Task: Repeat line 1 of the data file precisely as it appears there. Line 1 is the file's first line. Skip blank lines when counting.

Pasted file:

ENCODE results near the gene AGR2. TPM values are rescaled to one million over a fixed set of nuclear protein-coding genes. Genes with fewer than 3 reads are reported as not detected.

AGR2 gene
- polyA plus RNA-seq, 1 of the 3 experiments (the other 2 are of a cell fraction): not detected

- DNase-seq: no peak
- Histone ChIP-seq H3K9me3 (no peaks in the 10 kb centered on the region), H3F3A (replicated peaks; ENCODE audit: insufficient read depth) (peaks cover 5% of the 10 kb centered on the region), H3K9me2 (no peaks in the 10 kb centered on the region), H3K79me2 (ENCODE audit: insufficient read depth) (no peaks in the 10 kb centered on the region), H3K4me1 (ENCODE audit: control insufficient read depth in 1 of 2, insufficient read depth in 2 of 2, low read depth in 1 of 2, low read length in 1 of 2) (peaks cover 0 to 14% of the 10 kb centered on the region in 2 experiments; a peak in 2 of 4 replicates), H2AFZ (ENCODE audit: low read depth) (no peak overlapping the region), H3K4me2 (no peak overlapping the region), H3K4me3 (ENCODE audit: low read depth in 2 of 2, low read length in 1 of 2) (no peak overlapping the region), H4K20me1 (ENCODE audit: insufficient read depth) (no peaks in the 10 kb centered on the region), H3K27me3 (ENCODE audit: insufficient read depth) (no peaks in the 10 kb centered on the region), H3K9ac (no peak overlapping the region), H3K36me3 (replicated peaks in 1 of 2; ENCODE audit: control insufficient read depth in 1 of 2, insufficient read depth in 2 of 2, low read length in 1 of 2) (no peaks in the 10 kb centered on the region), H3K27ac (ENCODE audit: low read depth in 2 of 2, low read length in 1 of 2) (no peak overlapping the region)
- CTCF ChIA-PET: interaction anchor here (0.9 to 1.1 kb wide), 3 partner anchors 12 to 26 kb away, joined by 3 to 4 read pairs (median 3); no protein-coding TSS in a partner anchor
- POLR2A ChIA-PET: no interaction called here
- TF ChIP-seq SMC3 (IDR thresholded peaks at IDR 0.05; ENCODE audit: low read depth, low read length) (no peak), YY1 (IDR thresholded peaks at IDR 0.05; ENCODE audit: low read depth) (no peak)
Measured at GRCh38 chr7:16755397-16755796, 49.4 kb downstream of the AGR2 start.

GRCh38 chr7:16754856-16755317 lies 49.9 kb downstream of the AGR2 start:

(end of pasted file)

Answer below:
ENCODE results near the gene AGR2. TPM values are rescaled to one million over a fixed set of nuclear protein-coding genes. Genes with fewer than 3 reads are reported as not detected.